Leopardstown is one of the jewels in the Irish racing crown, the track based close to the heart of Dublin city and staging top class action both on the Flat and over jumps.
The course, built by Captain George Quin and modelled on Sandown Park, was completed in 1888, and is a mere five-miles south of the Dublin city centre, ensuring it offers the perfect setting for racegoers hoping to sample brilliant racing combined with a visit to Ireland's capital city.
Here's our guide to Leopardstown racecourse.
|Dublin Racing Festival
|Leopardstown Racecourse, Foxrock, Dublin
|Saturday 3rd – Sunday 4th February, 2024
|How to watch
|bet365 Sports Live Streaming, ITV, RTE & Racing TV
Leopardstown is the premier dual-purpose racecourse in Ireland, boasting action from the top drawer, both on the Flat and under National Hunt rules throughout the year.
The spring includes key Classic trials for both the Derby and Irish Guineas, while there's lots of Group-race action across the summer months, much of it taking place on midweek evening cards.
The centrepiece of Leopardstown's flat season is the Irish Champion Stakes, a raceday which now makes up one half of Irish Champions Weekend in September alongside the Curragh.
Over jumps, there are two major festivals at Leopardstown that form key parts of the Irish season.
The track stages four days of Christmas racing from December 26th onwards, with lots of Grade 1 contests, including the Racing Post Novice Chase, the Christmas Hurdle, the Future Champions Novice Hurdle and the three-mile Savills Chase.
Arguably, pride of place, however, is now reserved for the Dublin Racing Festival, a two-day weekend meeting held at the start of February that now houses both the Irish Champion Hurdle and the Irish Gold Cup – races that were previously run a month apart – among its haul of Grade 1 action.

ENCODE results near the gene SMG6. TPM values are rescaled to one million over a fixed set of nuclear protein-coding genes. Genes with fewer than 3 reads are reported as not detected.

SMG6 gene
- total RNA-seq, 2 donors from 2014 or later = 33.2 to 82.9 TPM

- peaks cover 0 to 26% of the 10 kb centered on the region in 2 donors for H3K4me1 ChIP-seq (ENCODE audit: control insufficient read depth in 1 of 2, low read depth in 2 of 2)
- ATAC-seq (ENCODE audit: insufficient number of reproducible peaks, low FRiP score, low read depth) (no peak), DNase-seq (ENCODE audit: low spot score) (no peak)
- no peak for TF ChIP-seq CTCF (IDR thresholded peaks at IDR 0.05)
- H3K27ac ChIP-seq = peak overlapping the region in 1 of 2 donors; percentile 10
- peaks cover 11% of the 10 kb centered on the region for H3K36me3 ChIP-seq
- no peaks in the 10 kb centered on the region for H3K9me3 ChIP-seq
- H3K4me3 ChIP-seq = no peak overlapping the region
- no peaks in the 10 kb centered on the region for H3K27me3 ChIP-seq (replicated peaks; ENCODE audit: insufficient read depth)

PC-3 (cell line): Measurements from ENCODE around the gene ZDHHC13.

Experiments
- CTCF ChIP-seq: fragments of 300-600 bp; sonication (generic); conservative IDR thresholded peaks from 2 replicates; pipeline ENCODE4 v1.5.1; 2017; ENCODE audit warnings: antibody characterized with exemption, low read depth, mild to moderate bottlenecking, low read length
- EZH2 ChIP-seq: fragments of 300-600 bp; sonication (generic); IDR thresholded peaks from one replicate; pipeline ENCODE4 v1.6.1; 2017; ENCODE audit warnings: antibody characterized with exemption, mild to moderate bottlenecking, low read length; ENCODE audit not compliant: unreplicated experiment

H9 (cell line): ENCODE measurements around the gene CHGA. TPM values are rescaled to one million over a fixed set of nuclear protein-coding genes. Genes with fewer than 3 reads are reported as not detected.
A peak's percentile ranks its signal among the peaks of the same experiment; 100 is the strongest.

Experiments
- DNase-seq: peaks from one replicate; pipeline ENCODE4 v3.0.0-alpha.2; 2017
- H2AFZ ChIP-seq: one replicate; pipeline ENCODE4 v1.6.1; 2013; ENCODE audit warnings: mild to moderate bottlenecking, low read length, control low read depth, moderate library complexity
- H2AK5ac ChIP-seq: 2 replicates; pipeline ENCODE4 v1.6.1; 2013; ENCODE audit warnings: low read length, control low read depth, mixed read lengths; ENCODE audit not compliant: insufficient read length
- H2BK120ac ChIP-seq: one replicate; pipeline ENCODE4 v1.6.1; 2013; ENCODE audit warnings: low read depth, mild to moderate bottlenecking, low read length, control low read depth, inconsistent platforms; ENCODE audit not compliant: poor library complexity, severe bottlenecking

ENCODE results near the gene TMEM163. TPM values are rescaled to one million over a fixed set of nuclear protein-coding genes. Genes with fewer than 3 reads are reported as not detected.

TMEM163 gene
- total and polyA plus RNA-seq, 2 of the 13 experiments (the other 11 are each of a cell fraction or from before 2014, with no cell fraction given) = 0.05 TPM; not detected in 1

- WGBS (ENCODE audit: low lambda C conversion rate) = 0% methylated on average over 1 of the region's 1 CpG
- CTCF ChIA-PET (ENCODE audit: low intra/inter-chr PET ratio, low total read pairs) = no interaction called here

Neatly positioned between Christmas and Cheltenham in March, the DRF was only established in 2018 but it has rapidly become a key stop-off on the Road To Cheltenham.
The flat circuit at Leopardstown is a wide, left-handed oval track of around a-mile-and-three-quarters. The course is fairly level except for a slight rise from the last bend and the turns are easy, essentially making it a galloping track. They tend to get racing a long way from the finishing line and that tends to make the races real strong tests of stamina.
The left-handed jumps course is also wide in nature and a-mile-and-three-quarters in length. The jumping tests are fair, though three of the fences in the back straight are close together and that can catch out some less experienced chasers.
The inner hurdles course is rather sharper in character than the chase track and tends to provide a significant test of tactical speed. The wide nature of the track at Leopardstown helps to ensure that 'hard luck stories' are less prevalent here.
As well as the top-class action on the racecourse, Leopardstown prides itself on offering the best of post-race entertainment for its patrons.
The Live at Leopardstown series runs throughout the summer and has a reputation for bringing the best International and Irish acts to the stage.
There are a wide selection of ticket options and A La Carte Dining is available in the 1888 Restaurant, while more informal Summer Party packages see fans located in the Leopardstown Pavilion.
Leopardstown hosts 23 race days across the year in total, including both National Hunt and Flat racing highlights, and its location just south of Dublin city centre, at the foot of the Dublin mountains, makes it a perfect racing destination.
The Dublin Racing Festival also provides post-race entertainment and in 2023 a record crowd of 34,591 people descended on Leopardstown to celebrate the best that Irish racing had to offer – many of them visiting from the UK.